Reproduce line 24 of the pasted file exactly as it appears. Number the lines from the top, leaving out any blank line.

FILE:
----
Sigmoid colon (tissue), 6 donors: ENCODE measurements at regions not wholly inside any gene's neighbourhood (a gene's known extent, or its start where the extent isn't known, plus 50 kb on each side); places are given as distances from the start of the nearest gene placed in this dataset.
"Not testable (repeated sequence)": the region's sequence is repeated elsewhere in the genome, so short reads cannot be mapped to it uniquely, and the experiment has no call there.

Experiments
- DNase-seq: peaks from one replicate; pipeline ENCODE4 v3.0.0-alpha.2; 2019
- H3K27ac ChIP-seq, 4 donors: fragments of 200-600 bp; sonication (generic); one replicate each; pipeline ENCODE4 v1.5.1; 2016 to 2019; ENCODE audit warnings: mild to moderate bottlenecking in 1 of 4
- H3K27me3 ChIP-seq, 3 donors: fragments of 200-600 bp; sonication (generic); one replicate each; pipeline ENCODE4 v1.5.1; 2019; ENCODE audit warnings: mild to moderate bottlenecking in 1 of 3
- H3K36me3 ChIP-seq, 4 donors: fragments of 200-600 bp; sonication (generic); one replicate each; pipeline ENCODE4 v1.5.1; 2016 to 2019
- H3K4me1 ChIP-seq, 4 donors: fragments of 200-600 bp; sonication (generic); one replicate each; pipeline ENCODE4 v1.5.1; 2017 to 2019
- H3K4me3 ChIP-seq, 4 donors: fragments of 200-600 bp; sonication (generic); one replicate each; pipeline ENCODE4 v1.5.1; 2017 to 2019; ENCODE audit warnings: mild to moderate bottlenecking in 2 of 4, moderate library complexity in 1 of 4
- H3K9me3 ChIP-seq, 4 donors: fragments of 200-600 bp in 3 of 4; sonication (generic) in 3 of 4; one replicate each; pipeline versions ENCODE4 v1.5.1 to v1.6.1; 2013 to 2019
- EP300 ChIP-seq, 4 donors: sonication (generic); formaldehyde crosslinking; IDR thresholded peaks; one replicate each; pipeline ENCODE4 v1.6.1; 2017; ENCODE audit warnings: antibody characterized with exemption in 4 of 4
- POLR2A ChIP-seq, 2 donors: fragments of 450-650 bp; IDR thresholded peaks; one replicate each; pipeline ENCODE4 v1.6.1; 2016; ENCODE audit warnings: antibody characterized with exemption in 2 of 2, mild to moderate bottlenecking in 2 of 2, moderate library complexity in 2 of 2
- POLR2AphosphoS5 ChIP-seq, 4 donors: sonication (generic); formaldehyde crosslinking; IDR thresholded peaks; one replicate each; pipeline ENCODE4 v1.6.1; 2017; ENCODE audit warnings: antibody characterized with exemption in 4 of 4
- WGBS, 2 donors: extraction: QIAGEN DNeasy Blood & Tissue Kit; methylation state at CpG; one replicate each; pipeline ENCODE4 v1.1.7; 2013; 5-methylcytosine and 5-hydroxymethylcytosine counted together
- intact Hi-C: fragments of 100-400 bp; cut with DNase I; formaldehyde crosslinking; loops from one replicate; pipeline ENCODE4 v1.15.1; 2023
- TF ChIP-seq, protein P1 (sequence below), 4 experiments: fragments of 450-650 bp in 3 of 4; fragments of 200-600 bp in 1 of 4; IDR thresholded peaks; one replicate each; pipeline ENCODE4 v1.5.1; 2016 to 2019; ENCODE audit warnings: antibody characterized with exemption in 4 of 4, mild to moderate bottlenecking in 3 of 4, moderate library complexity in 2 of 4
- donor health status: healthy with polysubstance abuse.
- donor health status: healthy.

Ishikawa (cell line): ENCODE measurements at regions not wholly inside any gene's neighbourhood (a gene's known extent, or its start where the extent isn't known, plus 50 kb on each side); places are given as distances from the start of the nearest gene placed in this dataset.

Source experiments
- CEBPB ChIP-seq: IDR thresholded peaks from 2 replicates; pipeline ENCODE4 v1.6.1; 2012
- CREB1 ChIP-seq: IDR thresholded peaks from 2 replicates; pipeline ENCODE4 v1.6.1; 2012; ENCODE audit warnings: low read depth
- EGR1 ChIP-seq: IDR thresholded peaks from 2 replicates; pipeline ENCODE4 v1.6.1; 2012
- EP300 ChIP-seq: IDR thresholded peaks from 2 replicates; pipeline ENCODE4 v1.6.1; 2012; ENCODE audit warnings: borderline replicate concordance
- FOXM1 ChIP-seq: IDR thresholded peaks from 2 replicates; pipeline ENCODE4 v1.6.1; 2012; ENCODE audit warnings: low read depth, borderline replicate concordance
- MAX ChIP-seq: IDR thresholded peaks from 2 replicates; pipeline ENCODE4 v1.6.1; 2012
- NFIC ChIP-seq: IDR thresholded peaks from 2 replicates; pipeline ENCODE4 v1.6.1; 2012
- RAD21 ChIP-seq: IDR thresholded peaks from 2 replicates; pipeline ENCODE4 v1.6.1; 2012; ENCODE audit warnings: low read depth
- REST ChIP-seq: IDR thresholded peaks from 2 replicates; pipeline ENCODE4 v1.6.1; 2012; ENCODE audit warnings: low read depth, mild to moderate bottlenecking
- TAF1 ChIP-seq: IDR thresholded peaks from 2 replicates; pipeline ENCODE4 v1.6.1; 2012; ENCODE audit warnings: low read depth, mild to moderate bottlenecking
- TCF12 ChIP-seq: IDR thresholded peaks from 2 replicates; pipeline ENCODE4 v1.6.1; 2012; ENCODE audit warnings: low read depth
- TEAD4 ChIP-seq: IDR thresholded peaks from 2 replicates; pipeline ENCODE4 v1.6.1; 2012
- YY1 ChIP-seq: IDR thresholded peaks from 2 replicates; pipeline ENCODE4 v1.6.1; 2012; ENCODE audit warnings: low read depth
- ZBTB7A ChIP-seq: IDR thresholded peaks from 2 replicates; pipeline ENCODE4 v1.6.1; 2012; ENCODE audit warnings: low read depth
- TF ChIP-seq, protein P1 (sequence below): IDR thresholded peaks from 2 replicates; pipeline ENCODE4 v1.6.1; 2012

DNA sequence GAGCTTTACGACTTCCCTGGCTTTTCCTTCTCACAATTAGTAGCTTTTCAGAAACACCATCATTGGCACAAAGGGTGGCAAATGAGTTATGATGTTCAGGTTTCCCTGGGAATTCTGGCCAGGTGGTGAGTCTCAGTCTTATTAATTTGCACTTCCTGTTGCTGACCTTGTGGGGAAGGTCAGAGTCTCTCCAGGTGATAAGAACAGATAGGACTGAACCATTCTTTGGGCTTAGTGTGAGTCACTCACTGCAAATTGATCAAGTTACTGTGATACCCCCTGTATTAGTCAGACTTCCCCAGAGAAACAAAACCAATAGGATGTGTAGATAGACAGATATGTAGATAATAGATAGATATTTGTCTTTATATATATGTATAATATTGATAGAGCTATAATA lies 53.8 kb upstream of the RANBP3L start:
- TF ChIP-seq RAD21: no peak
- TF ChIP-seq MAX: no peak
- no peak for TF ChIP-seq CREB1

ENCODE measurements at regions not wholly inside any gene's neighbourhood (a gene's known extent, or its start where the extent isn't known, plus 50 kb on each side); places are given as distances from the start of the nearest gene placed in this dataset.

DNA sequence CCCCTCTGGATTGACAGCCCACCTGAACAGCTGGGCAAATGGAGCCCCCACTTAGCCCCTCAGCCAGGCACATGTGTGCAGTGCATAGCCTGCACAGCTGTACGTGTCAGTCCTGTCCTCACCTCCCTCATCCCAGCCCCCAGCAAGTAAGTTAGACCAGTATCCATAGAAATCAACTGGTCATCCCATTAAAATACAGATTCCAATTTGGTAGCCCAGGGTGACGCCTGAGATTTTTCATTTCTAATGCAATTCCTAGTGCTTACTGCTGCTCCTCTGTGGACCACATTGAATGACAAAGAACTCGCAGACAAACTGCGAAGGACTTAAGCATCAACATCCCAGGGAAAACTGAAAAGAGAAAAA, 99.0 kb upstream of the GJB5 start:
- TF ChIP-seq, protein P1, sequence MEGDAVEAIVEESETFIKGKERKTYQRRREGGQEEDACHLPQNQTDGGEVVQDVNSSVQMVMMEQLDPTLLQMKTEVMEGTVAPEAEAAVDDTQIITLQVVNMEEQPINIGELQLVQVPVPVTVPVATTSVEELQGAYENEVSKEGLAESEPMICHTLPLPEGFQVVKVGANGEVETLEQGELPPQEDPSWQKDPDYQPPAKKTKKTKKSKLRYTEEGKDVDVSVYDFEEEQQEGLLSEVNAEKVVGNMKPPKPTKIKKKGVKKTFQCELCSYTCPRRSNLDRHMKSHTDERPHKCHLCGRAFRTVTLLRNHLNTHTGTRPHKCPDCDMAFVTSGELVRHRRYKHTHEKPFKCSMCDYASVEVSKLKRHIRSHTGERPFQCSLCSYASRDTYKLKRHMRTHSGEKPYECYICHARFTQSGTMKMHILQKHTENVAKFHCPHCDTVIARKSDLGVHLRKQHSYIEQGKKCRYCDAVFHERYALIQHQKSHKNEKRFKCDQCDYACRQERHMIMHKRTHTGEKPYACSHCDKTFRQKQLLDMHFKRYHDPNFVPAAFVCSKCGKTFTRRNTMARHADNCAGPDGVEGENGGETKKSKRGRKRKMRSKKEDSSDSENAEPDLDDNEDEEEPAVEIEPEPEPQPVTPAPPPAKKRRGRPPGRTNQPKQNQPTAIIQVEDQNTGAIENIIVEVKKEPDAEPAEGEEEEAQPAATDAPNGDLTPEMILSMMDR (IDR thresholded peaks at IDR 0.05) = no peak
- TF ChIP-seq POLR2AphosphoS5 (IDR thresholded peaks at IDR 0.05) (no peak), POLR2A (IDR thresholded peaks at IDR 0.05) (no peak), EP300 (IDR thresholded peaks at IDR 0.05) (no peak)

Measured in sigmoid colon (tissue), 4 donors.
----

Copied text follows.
- EP300 ChIP-seq: IDR thresholded peaks from 2 replicates; pipeline ENCODE4 v1.6.1; 2012; ENCODE audit warnings: borderline replicate concordance